Petronas has pledged to spend over RM 300 billion (USD 91.65 billion) over a period of five years on capex projects, including an RM 80 billion (USD 24.46 billion) downstream development in Pengerang. The president of the Malaysian Oil and Gas Engineering Council (MOGEC), Rashid Sidek, discusses the potential opportunities this poses for Malaysian engineering firms and their evolution as an association since they were founded in 1999.
The needs of the industry have changed since the association was founded in 1999, and so has the name of your association, Malaysian Oil & Gas Engineering Council, (from Consultant). Why did the association see the need to change its name and is this a reflection of a change in your focus?
MOGEC was established in 1999 by six design service engineering consultants serving the upstream oil and gas industry. However, there has been a change of focus over the years. Although it was started by engineering consultants who then were serving the upstream sector, we now cover a much wider scope of activity and have recognized that, in order to move forward as an association, we need to become a conglomerate of all the engineering companies in the oil and gas sector. We now have members from the upstream, downstream and midstream sectors as well as companies involved in front end design, feasibility studies and even companies who specialize in one component of a much larger spectrum.
With the oil and gas industry being so prominent in the economy of Malaysia, and with our new role within the industry, we believe the name should reflect this change.
You were appointed president recently, in July 2013. What initiatives are you taking to promote its members and support the development of the Malaysian oil and gas industry internationally?
I have looked to grow membership and increase the activity of the council. We now have at least one activity per month and, since my appointment, we have held four large networking sessions, which were attended by over 100 of our members. On top of this we have started to engage with government organizations, such as MPRC (Malaysia Petroleum Resources Cooperation), CIDB (Construction Industry Development Board), SIRIM (Standards and Industrial Research Institute of Malaysia), MPC (Malaysian Productivity Corporation) as well as open up a dialogue with universities in the country.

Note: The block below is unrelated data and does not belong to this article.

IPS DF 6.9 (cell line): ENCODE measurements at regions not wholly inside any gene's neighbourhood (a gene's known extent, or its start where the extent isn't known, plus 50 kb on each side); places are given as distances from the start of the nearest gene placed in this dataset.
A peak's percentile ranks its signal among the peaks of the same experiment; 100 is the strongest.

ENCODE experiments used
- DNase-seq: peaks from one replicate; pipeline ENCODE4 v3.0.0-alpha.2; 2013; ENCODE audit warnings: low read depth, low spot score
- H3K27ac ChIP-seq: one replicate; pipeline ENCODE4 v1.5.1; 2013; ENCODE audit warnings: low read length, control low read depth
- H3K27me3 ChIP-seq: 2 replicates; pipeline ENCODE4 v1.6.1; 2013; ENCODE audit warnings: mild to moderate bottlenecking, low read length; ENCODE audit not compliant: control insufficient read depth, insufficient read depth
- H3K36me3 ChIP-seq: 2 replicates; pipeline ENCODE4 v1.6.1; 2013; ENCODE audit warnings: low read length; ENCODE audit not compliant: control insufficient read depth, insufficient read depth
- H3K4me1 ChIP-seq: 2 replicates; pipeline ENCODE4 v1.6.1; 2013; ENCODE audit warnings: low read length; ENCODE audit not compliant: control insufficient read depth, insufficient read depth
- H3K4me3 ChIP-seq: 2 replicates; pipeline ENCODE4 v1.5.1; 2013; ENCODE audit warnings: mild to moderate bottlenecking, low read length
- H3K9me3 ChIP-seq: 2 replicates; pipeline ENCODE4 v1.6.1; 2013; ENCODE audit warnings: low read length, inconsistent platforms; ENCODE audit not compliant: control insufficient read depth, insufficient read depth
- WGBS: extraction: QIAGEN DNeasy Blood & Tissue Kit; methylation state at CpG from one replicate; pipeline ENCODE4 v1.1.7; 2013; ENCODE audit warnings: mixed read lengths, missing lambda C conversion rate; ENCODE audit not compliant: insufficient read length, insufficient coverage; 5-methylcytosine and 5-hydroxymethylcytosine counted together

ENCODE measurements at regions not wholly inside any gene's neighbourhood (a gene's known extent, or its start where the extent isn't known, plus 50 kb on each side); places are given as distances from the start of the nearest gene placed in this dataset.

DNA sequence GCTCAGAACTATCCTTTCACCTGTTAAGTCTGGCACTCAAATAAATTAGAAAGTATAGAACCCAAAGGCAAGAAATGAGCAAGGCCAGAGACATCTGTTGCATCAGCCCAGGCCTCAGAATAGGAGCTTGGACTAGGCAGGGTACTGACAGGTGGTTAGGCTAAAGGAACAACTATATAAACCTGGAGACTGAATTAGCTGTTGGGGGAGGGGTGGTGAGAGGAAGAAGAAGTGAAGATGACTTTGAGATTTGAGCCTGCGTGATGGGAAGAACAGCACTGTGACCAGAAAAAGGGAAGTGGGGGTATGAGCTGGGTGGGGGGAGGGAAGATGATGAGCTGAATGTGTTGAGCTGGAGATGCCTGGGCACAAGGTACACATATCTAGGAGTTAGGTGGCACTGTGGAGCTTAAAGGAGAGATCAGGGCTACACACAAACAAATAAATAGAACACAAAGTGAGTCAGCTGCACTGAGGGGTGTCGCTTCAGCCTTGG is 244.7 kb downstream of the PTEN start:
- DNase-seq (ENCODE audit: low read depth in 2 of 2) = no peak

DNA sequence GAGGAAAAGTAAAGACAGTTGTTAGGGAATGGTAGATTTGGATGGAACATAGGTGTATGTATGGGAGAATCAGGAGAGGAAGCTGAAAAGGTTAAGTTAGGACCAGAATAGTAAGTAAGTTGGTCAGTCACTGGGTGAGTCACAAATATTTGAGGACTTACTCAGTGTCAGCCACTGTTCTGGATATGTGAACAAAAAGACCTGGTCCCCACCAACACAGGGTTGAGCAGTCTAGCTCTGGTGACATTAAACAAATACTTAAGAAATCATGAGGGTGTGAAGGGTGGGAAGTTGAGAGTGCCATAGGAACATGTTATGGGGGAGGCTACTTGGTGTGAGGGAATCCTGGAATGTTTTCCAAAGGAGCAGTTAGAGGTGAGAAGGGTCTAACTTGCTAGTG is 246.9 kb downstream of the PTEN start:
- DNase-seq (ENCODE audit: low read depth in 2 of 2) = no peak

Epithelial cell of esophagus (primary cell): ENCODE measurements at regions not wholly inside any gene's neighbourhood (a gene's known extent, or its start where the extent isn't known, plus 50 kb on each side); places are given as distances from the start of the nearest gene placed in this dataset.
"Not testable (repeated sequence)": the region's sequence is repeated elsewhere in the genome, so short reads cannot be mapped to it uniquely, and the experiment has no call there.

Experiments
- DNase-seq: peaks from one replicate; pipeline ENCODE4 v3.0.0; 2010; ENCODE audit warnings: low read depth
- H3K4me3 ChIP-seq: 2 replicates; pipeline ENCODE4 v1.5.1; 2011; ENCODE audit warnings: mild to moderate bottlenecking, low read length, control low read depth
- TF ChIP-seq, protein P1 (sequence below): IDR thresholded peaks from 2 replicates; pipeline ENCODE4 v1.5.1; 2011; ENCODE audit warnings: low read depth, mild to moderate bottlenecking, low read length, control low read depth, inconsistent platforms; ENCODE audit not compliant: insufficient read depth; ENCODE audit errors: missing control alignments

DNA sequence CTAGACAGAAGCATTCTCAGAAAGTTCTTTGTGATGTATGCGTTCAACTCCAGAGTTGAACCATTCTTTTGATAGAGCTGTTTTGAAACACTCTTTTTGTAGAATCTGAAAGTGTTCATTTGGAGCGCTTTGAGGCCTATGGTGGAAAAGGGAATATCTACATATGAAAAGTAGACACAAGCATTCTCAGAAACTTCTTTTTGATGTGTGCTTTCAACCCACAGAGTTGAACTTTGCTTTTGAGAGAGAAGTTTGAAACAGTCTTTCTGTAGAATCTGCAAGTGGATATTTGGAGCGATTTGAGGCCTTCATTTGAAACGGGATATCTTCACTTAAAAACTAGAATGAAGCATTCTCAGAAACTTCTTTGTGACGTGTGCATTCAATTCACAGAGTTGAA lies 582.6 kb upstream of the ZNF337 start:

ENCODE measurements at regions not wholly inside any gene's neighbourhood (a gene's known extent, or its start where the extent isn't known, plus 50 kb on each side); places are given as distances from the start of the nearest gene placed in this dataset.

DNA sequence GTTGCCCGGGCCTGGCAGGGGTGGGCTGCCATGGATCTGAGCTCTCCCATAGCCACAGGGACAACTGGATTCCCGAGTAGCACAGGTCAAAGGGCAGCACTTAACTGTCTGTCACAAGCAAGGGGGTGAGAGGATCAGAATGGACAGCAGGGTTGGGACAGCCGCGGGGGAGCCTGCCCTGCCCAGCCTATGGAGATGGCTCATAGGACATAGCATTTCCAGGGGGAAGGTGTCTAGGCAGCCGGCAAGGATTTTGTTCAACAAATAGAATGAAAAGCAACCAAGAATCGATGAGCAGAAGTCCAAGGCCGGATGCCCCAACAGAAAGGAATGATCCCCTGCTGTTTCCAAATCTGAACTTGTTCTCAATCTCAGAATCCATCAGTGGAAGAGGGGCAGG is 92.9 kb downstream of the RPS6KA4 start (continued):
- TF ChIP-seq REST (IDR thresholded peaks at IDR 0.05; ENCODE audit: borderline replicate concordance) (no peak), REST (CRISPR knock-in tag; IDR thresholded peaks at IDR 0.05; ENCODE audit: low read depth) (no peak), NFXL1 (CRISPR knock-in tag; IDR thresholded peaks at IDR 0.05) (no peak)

It is very important for the future of the oil and gas industry here in Malaysia that we source new engineering talents. We are already stretched in terms of demand and this cannot continue without the sector feeling the consequences. On behalf on the council, I have been exploring how this industry and universities can work together to produce employable graduates. We don’t just require new talent for our own market here in Malaysia, but we need to add to the numbers in order for Malaysian engineering firms to be competitive abroad.
I keep telling young engineering graduates to be patient in this industry. Typically, a single project in the oil and gas industry will last 24 to 36 months, so if you have been in the industry for 15 years the chances are that you have only been involved with five or six projects. The learning cycle for an engineer in the oil and gas industry is relatively longer and makes the issue that much more pressing.
Petronas’ CEO, Tan Sri Shamsul Azhar Abbas, recently announced that the company moved from fixed allocation of contracts for local firms to open bidding rounds. At the same time various political leaders, for example Sabah and Sarawak leaders, demand more protectionist measures, creating more jobs for local companies. With the mission of representing the Malaysian engineering industry what is your opinion on this matter?